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Troubled past casts cloud over Dade Medical College's chief executive


On the surface at least, Ernesto Perez seemed to be a most remarkable South Florida success story.

Perez grew up in Little Havana from a Cuban-American family of modest means. He dropped out of Coral Gables Senior High in the 10th grade, eager to chase a career as a heavy metal musician.

Though he never achieved rock ’n’ roll fame, Perez struck gold as an educational entrepreneur. He founded Dade Medical College in 1999, and in the lucrative world of for-profit colleges, Perez’s own lack of education wasn’t an obstacle. The college grew quickly to include multiple campuses, and the now-wealthy Perez became politically active and influential.

But Perez, 45, resigned as president/CEO last Tuesday, hoping to distance the school from a slew of recent problems. He faces criminal charges, lingering ethical questions about his political activities, and a backlash from angry students who describe his school as a rip-off. He remains the company’s majority owner.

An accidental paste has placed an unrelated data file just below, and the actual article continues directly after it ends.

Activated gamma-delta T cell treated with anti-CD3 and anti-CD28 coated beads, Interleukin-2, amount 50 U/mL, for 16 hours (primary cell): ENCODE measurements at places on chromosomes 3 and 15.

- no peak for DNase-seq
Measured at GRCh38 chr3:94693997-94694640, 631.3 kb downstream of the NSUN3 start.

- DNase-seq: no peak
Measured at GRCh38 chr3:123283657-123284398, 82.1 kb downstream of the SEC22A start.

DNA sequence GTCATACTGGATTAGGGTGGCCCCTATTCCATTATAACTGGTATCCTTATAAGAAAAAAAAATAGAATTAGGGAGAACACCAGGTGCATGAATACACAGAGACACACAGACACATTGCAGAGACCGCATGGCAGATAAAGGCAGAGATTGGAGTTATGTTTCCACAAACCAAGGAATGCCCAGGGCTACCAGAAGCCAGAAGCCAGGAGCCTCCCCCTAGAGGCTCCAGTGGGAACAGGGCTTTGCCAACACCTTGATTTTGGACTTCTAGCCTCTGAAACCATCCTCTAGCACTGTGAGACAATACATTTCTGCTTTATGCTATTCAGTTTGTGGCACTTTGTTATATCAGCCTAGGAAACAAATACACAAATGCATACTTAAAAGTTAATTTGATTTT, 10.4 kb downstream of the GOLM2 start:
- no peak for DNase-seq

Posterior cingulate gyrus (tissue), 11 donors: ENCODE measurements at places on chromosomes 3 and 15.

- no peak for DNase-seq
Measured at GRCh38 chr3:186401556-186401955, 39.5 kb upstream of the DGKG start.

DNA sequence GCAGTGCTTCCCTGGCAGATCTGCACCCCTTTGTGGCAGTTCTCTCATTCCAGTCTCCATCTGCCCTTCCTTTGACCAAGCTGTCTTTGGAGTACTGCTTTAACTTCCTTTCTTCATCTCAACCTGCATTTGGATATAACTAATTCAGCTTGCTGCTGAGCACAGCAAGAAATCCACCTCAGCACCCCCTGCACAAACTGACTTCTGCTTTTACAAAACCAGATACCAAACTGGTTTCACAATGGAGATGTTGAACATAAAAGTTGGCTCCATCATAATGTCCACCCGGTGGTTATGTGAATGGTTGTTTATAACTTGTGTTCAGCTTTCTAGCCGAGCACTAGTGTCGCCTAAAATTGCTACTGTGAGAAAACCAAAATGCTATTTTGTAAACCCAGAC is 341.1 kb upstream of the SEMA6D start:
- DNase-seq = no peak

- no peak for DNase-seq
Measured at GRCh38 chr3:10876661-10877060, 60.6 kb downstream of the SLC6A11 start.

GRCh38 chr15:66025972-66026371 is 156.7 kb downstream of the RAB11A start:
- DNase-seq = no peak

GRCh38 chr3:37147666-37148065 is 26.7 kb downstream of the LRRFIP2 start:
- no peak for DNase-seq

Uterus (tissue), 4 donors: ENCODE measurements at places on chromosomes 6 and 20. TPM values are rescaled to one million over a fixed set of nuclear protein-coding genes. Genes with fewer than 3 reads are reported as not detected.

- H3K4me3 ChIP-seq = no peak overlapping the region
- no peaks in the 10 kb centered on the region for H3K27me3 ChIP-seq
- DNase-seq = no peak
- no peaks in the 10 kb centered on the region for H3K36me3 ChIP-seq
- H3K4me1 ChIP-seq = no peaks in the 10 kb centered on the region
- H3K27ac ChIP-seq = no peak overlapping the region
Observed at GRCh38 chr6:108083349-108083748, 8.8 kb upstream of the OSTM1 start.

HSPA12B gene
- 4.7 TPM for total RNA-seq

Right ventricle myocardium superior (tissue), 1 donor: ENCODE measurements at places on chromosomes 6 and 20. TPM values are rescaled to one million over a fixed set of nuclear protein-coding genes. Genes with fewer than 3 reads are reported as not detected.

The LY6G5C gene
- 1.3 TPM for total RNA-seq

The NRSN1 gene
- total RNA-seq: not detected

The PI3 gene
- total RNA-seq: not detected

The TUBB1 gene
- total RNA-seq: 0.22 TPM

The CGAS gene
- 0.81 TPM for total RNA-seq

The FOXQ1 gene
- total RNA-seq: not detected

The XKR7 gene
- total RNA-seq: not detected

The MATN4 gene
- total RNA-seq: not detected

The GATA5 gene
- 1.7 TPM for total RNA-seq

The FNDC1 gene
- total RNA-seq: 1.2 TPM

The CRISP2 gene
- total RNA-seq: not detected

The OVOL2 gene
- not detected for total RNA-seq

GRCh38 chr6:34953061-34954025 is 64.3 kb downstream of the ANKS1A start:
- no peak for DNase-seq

Among the issues dogging Perez and his college:

•  Early this year, two of Dade Medical’s nursing programs — Miami and Hollywood —were placed on state probation because graduating students have such a poor record of passing their required licensing exam.

•  In August, Homestead Mayor Steve Bateman was arrested on corruption charges. The charges did not involve Perez, but the arrest highlighted Perez’s unusually close ties to Bateman. Perez hired the mayor’s wife as his real estate broker, and he did so at the same time that he was trying to push through a controversial land deal with the city. The transaction, which is still pending, would sell a cluster of downtown Homestead properties to Dade Medical at a huge discount — Perez would pay less than 40 cents on the dollar. The Miami-Dade state attorney’s office is scrutinizing Perez’s ties to the now-former mayor.

More here.